Appendix B: Technical notes


If not otherwise indicated, data elements were defined according to the definitions in the Local Hospital Networks/Public hospital establishments NMDS 2017–18 are also available online in the AIHW metadata online registry, METeOR. These are summarised in the Glossary.

Geographical classification

Information on the location of public hospitals is reported to the NPHED. The remoteness area of each public hospital was determined based on its street address.

Data on geographical location of the hospital location are defined using the ABS’s Australian Statistical Geography Standard (ASGS) Remoteness Structure 2016  which categorises geographical areas in Australia into remoteness areas. The classification is as follows:

  • Major cities—for example: Sydney, Melbourne, Brisbane, Adelaide and Perth
  • Inner regional—for example: Hobart, Launceston, Wagga Wagga and Bendigo
  • Outer regional—for example: Darwin, Moree, Cairns, Charters Towers and Albany
  • Remote—for example: Port Lincoln, Esperance, Queenstown and Alice Springs
  • Very remote—for example: Mount Isa, Coober Pedy, Port Hedland and Tennant Creek.

Australian Refined Diagnosis Related Groups

In this report, Australian Refined Diagnosis Related Groups (AR-DRG) sourced from the National Hospital Morbidity Database (NHMD) are used to measure the complexity of cases in hospitals (for example, counts of AR-DRGs for which a hospital reported at least 5 separations) and to derive the clinical specialties that are provided by hospitals (for example, using Service Related Groups).

For more information on the AR-DRG classification, see Admitted patient care 2017–18: Australian hospital statistics.

Presentation of data

Throughout the publication, percentages may not add up to 100.0 because of rounding. Percentages and rates printed as 0.0 or 0 generally indicate a zero. The symbol ‘<0.1’ has been used to denote less than 0.05 but greater than 0.

Suppression of data

The AIHW operates under a strict privacy regime which has its basis in Section 29 of the Australian Institute of Health and Welfare Act 1987 (AIHW Act). Section 29 requires that confidentiality of data relating to persons (living and deceased) and organisations be maintained. The Privacy Act 1988 governs confidentiality of information about living individuals.

The AIHW is committed to reporting that maximises the value of information released for users while being statistically reliable and meeting legislative requirements described above.

Data (cells) in tables may be suppressed in order to maintain the privacy or confidentiality of a person or organisation, or because a proportion or other measure related to a small number of events and may therefore not be reliable.

Analysis methods

Counting activity

Counts of separations and patient days were sourced from admitted patient care data reported for the NHMD for 2017–18.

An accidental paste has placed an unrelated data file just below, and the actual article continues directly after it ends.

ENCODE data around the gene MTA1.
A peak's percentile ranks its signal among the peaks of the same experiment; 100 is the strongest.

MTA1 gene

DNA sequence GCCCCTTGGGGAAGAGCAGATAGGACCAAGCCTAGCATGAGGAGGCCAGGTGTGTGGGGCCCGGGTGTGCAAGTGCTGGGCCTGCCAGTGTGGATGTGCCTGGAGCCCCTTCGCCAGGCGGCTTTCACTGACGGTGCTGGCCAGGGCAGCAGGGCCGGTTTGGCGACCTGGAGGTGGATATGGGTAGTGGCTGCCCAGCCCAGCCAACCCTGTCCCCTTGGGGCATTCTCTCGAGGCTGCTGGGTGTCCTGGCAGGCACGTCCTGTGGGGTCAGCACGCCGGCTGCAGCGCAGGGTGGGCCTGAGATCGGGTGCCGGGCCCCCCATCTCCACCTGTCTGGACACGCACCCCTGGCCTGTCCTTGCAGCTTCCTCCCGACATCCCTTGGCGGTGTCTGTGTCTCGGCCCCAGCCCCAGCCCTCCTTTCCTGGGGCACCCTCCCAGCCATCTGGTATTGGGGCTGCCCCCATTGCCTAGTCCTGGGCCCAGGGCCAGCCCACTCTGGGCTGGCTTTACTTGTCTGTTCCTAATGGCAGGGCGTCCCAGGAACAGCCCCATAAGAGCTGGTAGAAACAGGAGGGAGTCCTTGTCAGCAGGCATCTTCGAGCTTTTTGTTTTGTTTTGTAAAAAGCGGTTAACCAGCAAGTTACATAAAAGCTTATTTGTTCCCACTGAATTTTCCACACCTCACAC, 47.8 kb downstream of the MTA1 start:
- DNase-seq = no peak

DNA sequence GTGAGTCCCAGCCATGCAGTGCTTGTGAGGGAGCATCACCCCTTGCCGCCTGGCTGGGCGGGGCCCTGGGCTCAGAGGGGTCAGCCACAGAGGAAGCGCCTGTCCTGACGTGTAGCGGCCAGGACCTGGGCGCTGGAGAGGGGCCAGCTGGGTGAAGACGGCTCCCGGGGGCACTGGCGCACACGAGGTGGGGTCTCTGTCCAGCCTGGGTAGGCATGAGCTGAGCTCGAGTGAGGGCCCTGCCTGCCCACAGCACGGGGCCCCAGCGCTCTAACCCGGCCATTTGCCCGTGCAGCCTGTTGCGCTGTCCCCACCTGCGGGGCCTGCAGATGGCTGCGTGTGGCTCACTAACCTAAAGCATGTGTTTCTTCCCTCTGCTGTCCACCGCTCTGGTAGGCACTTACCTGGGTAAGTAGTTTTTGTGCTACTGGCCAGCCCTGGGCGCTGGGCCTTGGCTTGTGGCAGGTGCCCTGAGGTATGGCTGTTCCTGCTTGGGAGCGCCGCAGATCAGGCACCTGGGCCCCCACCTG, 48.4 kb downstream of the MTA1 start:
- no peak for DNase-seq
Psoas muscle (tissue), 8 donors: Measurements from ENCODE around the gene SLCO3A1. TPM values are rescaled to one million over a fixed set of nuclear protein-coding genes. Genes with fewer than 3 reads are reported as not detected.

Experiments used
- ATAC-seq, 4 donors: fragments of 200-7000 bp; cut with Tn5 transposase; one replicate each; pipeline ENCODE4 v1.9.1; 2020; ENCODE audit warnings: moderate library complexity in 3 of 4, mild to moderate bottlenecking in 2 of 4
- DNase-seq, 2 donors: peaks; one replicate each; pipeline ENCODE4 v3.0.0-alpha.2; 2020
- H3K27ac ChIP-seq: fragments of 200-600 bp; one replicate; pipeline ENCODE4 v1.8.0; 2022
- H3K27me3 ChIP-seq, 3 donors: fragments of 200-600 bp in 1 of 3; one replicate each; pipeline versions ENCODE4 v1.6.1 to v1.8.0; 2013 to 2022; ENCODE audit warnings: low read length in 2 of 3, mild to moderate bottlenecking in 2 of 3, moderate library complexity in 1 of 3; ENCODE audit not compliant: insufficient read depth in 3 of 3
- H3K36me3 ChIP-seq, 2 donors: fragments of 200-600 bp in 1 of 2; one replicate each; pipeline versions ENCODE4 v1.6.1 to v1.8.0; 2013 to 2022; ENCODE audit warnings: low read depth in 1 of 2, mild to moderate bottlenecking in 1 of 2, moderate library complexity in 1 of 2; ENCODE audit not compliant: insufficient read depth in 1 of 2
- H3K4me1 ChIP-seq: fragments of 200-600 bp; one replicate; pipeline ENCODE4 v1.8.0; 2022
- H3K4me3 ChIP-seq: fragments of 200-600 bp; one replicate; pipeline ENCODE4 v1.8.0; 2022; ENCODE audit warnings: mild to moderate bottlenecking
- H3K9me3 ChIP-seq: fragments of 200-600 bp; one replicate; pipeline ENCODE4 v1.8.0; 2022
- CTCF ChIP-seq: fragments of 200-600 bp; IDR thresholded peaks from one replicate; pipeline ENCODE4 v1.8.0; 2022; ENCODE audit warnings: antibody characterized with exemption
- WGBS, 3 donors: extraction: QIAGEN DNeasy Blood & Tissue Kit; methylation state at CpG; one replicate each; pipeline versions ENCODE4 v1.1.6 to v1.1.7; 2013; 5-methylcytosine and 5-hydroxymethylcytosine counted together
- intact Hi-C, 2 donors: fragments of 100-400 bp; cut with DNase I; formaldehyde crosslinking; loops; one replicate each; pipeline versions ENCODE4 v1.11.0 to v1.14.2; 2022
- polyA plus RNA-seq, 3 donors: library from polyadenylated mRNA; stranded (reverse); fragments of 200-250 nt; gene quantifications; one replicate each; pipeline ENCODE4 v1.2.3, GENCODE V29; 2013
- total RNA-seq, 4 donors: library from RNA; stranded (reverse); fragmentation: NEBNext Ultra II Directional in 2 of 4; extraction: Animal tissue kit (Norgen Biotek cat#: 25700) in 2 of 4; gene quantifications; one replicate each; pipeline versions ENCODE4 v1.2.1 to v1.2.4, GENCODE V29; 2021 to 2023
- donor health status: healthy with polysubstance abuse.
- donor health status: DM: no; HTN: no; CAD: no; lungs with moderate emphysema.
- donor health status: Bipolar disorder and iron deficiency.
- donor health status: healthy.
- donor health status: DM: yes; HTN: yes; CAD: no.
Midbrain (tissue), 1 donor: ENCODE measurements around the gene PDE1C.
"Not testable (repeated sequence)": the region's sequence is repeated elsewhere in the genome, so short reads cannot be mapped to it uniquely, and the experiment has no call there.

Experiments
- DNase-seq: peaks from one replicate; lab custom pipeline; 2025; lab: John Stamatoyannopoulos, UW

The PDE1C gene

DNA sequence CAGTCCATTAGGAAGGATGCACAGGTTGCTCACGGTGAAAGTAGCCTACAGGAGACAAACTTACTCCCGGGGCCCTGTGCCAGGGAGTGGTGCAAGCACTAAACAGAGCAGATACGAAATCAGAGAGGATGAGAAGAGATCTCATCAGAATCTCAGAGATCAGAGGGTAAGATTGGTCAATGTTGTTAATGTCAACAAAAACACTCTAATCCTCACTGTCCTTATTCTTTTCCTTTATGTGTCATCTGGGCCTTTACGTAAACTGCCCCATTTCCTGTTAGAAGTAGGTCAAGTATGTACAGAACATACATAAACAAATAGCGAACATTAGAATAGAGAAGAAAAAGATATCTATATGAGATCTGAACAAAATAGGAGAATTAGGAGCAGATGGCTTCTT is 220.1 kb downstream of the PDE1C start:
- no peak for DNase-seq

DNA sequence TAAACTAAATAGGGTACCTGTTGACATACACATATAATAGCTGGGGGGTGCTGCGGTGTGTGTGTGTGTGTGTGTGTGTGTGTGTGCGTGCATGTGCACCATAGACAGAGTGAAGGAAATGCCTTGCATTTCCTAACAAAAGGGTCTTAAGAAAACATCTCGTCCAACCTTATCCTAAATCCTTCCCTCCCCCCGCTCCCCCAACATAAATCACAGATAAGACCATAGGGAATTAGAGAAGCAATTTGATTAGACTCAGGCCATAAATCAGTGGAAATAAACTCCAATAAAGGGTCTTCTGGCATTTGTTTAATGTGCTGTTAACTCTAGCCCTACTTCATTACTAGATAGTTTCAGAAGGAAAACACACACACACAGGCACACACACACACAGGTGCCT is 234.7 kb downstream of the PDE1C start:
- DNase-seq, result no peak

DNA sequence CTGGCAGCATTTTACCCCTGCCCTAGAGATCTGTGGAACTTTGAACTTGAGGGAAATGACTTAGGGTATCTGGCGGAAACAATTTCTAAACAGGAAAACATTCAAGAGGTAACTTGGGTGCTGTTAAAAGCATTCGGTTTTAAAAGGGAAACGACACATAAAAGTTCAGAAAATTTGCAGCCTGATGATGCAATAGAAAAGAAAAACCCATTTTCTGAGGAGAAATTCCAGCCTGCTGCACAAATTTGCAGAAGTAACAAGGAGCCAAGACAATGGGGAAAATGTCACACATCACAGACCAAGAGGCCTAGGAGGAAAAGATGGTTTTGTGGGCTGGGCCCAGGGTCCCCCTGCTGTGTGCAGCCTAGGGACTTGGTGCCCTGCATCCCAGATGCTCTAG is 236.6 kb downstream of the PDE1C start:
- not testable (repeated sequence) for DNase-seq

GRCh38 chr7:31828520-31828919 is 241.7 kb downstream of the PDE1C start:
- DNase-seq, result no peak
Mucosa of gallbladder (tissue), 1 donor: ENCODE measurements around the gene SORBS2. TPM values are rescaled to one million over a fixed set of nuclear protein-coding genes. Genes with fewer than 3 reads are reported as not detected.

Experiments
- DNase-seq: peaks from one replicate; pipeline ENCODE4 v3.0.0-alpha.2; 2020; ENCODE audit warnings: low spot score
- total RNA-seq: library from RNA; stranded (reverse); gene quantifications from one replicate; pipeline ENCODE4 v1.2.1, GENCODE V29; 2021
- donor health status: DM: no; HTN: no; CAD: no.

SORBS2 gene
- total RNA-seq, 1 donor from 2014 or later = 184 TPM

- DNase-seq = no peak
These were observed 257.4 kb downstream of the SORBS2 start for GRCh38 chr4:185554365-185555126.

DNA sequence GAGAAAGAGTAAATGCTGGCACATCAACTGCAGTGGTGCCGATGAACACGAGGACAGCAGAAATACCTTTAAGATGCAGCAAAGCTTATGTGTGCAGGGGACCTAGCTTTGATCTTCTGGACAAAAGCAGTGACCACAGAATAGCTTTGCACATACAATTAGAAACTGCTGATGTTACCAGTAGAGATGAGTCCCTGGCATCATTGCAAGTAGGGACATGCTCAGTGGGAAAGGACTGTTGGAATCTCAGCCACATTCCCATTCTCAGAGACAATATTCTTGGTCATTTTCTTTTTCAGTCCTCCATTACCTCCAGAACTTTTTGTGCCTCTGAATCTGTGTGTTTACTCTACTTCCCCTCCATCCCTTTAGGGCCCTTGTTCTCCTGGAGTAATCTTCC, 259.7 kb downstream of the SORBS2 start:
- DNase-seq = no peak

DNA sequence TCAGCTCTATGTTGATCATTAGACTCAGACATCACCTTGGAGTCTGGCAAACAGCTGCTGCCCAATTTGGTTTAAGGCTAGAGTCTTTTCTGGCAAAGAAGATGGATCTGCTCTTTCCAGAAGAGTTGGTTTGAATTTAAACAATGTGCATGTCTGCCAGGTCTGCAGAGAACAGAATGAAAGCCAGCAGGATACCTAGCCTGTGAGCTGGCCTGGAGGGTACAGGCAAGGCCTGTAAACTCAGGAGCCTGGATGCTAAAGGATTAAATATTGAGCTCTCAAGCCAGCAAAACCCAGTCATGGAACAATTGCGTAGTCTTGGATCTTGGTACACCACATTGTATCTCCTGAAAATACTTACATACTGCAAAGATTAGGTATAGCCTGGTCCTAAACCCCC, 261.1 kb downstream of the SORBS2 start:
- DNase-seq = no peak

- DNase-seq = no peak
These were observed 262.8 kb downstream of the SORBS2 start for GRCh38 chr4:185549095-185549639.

Records for 2017–18 are for hospital separations in the period from 1 July 2017 to 30 June 2018. Data on patients who were admitted on any date before 1 July 2017 are included, provided that they also separated between 1 July 2017 and 30 June 2018. A record is included for each separation, not for each patient, so patients who separated more than once in the year have more than one record in the NHMD.

Records for Newborn episodes without qualified days and records for Hospital boarders and Posthumous organ procurement were excluded from counts of separations. However, for analyses based on SRGs, Newborn episodes without qualified days were also included.

A patient day (or day of patient care) means an admitted patient occupied a hospital bed (or chair in the case of some same-day patients) for all or part of a day. The length of stay for an overnight patient is calculated by subtracting the date the patient is admitted from the date of separation and deducting days the patient was on leave. A same-day patient is allocated a length of stay of 1 day.

Patient day statistics can be used to provide information on hospital activity that, unlike separation statistics, account for differences in length of stay. As the database contains records for patients separating from hospital during the reporting period (1 July 2017 to 30 June 2018), this means that not all patient days reported will have occurred in that year.

It is expected, however, that patient days for patients who separated in 2017–18, but who were admitted before 1 July 2017, will be counterbalanced overall by the patient days for patients in hospital on 30 June 2018 who will separate in future reporting periods.

Estimated resident populations

All populations are based on the estimated resident population as at 30 June preceding the reporting period (that is, for the reporting period 2017–18, the estimated resident population as at 30 June 2017 was used), drawn from the 2016 Census data.

Hospital peer groups

This report uses the AIHW current peer group classification, developed by the AIHW in consultation with the Australian Hospital Statistics Advisory Committee and the Private Hospital Statistics Advisory Committee in 2013 and 2014. Peer group classifications are outlined in the 2015 report Australian hospital peer groups.

The peer group to which each public hospital is assigned is included in Table AS.1 available to download in the Data section of this report.